WINDHAM (WGME) — Ticks are a sign of spring and when the snow disappears, Mainely Ticks gets to work spraying against the pests.
Ticks are heavily affected by the weather, and experts say a warming climate is slowly pushing tick populations farther north and farther inland.
“That will continue to change as the climate continues to change and as our winter continues to warm and temperatures rise. Ticks love that. Ticks love a short winter,” said Mainely Ticks President Bob Maurais.
The snow melted early this year for much of southern and eastern Maine, and mild weather is encouraging people to clean up their yards.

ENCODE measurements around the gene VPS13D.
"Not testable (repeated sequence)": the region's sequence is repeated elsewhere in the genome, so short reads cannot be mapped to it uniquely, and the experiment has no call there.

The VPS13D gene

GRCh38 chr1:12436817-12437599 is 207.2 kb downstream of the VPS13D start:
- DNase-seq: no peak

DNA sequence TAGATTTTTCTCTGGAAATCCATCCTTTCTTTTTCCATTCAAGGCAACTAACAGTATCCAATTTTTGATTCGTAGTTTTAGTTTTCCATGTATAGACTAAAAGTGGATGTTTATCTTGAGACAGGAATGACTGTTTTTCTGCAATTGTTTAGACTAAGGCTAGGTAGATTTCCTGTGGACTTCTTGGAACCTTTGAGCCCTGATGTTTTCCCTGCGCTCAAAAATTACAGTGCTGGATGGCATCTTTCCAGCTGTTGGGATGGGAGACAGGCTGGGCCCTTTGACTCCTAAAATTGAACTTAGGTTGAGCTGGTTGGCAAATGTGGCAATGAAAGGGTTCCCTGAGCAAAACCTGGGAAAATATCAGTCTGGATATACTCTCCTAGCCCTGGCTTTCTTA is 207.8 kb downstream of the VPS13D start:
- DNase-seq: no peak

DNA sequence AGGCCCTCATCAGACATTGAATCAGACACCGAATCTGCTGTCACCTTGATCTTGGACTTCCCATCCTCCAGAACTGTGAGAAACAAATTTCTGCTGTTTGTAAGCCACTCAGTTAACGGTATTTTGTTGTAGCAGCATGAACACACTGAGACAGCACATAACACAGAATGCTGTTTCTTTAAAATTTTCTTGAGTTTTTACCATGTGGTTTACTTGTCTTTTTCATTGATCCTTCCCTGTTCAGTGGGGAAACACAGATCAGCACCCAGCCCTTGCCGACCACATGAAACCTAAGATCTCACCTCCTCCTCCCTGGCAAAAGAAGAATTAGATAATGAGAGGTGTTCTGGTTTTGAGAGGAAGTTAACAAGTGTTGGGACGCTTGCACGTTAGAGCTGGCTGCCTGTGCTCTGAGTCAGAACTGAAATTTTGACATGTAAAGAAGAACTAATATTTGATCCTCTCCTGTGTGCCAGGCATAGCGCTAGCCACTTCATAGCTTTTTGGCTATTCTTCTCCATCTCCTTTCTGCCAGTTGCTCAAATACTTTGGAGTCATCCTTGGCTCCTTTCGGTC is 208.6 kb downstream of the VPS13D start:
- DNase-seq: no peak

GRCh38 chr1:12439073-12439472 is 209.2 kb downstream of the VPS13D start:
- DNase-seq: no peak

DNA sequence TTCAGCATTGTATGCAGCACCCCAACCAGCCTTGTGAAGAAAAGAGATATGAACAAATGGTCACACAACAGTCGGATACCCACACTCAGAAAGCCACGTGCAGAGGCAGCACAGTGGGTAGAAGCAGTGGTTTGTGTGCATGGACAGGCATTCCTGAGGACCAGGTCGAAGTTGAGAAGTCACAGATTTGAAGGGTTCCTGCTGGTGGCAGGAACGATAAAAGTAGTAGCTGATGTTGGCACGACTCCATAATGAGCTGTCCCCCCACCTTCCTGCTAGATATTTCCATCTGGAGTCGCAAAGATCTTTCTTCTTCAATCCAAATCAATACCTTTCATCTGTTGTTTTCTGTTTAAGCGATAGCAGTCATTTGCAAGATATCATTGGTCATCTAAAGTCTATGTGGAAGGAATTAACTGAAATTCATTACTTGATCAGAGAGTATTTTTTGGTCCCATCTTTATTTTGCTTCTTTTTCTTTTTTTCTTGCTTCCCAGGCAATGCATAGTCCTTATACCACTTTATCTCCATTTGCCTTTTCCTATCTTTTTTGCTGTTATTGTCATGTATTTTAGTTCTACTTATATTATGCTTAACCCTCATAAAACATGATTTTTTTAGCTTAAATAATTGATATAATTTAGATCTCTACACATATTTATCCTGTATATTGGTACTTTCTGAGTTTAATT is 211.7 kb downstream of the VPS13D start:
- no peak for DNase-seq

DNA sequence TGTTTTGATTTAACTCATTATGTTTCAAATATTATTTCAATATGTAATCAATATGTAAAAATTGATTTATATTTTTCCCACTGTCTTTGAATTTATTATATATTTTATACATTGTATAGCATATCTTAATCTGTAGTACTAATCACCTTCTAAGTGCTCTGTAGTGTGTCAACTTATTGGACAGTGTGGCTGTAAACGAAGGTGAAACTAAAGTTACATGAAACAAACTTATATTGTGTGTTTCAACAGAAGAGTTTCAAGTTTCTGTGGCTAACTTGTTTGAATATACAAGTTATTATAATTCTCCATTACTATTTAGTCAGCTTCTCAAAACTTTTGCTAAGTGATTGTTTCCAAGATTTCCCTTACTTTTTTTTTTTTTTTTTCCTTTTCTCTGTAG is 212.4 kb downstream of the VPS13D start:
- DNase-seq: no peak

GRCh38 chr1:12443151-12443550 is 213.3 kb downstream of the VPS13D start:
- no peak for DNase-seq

Maurais said to watch out for ticks hiding in piles of leaves and brush.
To stay safe, avoid tick habitats, wear repellent on skin and clothes, and make frequent tick checks.
“After you spend any amount of time outdoors, you, your kids, your grandkids, your pets, do those tick checks immediately following outdoor activity,” Maurais said.
Maurais says to check everywhere for the tiny nymph deer ticks, including behind the ear and in the belly button.
Tick-borne illnesses, like Lyme disease, can have serious long-lasting effects.
Maurais said most bites occur in May, June and July.
“The reality is the quicker you remove a tick, the less apt you are to succumb to a tick-borne illness,” Maurais said.
“It’s not the ticks you find on you that you’re concerned about. It’s the ones you never found,” he said.
Maurais believes last year’s drought may have killed off many ticks but said it is too early to tell.